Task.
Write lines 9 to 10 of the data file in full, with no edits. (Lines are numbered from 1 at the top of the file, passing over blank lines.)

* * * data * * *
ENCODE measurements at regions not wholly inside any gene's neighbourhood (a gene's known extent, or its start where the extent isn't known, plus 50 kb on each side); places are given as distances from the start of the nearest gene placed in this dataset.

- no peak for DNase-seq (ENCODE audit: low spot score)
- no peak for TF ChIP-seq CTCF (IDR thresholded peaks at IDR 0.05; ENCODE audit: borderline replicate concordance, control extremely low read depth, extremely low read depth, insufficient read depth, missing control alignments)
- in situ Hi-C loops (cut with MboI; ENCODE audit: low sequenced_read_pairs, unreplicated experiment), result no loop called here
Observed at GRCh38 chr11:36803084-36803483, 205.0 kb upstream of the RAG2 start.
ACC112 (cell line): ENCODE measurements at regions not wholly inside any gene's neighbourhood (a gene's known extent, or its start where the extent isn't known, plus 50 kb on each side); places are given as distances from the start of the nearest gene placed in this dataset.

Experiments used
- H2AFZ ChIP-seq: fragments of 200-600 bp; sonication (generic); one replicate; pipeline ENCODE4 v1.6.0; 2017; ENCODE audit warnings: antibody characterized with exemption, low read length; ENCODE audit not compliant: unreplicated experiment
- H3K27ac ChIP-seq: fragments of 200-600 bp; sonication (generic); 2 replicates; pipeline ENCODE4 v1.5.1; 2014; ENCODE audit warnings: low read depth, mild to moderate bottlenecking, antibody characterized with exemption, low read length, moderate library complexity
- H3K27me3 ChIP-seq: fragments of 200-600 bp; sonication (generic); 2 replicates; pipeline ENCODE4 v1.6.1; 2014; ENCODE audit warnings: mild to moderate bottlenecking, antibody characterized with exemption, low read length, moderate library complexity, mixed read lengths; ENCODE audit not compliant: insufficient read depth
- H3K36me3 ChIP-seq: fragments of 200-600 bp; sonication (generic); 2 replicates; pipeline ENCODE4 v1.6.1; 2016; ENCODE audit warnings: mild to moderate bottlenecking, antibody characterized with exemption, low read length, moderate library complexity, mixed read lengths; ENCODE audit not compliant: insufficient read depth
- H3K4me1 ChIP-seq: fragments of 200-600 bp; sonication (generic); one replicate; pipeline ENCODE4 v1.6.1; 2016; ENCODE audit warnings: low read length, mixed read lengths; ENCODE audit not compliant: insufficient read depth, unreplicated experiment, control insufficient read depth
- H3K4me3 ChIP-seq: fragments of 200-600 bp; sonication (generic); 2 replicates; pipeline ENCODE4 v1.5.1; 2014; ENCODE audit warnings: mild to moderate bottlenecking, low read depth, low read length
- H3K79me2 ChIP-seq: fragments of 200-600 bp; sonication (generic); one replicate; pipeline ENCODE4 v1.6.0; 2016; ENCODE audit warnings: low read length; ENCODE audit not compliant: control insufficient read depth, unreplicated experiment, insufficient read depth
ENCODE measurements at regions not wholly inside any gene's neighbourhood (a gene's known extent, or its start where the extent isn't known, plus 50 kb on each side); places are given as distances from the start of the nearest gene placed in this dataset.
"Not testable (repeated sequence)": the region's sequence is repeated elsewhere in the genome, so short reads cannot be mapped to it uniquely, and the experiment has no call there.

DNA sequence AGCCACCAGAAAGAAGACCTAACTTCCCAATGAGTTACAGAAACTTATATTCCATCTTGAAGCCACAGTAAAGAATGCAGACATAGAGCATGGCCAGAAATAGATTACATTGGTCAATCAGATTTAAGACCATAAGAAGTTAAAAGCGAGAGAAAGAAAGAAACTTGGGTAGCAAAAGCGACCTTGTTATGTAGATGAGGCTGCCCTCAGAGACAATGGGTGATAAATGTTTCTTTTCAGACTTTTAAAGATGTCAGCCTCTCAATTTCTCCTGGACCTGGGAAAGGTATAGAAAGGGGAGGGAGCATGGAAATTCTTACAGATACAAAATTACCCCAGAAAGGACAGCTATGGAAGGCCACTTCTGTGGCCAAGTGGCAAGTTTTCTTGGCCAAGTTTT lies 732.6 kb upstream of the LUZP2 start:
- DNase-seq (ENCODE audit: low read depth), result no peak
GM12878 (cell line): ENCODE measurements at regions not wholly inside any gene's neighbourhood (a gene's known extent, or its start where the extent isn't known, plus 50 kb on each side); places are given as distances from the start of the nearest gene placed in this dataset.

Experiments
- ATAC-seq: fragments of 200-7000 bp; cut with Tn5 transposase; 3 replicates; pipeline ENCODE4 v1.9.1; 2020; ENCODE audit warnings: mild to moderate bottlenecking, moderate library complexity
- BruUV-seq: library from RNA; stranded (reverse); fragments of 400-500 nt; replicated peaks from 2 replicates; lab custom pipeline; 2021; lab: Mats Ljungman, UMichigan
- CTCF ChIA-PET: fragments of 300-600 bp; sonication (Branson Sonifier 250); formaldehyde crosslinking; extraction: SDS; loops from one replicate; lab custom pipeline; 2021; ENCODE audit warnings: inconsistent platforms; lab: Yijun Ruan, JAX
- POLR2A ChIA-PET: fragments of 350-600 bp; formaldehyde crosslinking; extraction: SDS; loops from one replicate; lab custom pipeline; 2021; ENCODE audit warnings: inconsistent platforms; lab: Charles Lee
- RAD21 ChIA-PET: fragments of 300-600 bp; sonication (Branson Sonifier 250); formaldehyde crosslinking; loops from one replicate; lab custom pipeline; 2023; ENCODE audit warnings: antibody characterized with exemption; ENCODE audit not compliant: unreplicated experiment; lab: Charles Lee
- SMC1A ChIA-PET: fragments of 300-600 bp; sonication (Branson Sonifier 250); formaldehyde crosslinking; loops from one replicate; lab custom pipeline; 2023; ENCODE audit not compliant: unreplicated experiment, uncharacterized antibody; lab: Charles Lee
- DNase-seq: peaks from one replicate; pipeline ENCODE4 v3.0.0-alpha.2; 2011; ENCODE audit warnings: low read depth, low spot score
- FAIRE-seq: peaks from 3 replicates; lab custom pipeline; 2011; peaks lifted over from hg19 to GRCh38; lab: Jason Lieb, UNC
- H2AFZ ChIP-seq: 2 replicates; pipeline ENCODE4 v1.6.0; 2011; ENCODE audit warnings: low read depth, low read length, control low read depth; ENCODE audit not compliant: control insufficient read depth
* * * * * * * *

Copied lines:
- H3K27ac ChIP-seq: fragments of 200-600 bp; sonication (generic); 2 replicates; pipeline ENCODE4 v1.5.1; 2014; ENCODE audit warnings: low read depth, mild to moderate bottlenecking, antibody characterized with exemption, low read length, moderate library complexity
- H3K27me3 ChIP-seq: fragments of 200-600 bp; sonication (generic); 2 replicates; pipeline ENCODE4 v1.6.1; 2014; ENCODE audit warnings: mild to moderate bottlenecking, antibody characterized with exemption, low read length, moderate library complexity, mixed read lengths; ENCODE audit not compliant: insufficient read depth